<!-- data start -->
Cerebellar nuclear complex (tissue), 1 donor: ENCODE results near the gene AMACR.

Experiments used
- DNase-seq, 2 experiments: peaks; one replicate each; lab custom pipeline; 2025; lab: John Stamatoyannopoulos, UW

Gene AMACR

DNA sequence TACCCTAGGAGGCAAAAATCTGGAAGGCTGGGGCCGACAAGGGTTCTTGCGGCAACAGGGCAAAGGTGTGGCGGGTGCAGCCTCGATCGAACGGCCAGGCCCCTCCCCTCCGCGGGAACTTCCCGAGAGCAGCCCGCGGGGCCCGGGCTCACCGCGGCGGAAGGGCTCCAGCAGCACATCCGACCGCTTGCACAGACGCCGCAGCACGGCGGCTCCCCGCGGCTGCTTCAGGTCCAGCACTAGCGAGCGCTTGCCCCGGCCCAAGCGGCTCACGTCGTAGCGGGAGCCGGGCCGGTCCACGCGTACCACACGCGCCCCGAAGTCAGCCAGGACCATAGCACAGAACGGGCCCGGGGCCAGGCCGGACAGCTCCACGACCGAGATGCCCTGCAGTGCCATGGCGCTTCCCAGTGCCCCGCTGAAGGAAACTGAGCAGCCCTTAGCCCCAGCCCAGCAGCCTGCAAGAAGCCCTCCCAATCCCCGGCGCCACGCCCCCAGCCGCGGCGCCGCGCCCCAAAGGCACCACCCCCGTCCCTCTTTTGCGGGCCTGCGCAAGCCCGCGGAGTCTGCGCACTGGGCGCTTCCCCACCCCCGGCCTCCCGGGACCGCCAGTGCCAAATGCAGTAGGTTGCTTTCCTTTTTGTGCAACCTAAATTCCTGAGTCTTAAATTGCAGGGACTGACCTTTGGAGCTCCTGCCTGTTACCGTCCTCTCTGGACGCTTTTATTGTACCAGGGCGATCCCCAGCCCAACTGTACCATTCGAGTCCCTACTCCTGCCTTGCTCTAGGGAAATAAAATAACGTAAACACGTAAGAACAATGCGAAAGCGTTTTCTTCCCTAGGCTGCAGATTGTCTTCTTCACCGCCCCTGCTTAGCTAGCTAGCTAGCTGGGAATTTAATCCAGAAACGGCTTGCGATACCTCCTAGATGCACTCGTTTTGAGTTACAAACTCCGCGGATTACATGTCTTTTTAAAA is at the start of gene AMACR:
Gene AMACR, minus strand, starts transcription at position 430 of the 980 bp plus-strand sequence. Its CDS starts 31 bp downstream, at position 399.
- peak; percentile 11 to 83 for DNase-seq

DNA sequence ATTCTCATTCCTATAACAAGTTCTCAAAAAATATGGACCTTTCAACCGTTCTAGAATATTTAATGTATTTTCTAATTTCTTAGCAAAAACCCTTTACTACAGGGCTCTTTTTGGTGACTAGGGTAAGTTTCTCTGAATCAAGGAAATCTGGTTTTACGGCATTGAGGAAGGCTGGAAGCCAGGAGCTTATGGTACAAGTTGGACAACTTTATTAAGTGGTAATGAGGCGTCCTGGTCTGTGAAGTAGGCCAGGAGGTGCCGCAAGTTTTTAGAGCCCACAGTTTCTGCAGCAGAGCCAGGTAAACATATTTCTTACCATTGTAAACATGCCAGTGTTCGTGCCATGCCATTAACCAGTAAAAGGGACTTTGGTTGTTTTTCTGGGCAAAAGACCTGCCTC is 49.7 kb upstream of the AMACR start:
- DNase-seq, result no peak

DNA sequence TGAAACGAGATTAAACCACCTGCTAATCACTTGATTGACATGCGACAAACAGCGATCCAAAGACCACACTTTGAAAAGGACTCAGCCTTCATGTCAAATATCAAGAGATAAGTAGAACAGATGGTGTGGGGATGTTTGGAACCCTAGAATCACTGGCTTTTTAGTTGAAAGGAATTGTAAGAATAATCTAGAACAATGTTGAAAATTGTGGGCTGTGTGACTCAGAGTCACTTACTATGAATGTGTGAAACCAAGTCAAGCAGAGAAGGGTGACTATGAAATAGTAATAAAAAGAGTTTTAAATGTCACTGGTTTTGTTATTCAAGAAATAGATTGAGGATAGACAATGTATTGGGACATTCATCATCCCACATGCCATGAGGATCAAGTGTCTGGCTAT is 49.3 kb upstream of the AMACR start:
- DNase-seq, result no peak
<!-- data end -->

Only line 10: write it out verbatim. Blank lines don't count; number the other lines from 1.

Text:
DNA sequence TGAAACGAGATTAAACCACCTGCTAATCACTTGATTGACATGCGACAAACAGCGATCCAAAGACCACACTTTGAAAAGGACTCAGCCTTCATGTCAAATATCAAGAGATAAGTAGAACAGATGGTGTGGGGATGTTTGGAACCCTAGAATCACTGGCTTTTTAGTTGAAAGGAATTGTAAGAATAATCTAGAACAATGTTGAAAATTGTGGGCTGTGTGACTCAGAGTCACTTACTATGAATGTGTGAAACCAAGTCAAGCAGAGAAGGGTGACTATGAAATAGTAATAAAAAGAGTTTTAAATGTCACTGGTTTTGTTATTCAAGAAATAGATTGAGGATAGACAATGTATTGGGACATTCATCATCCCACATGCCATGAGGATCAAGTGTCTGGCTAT is 49.3 kb upstream of the AMACR start: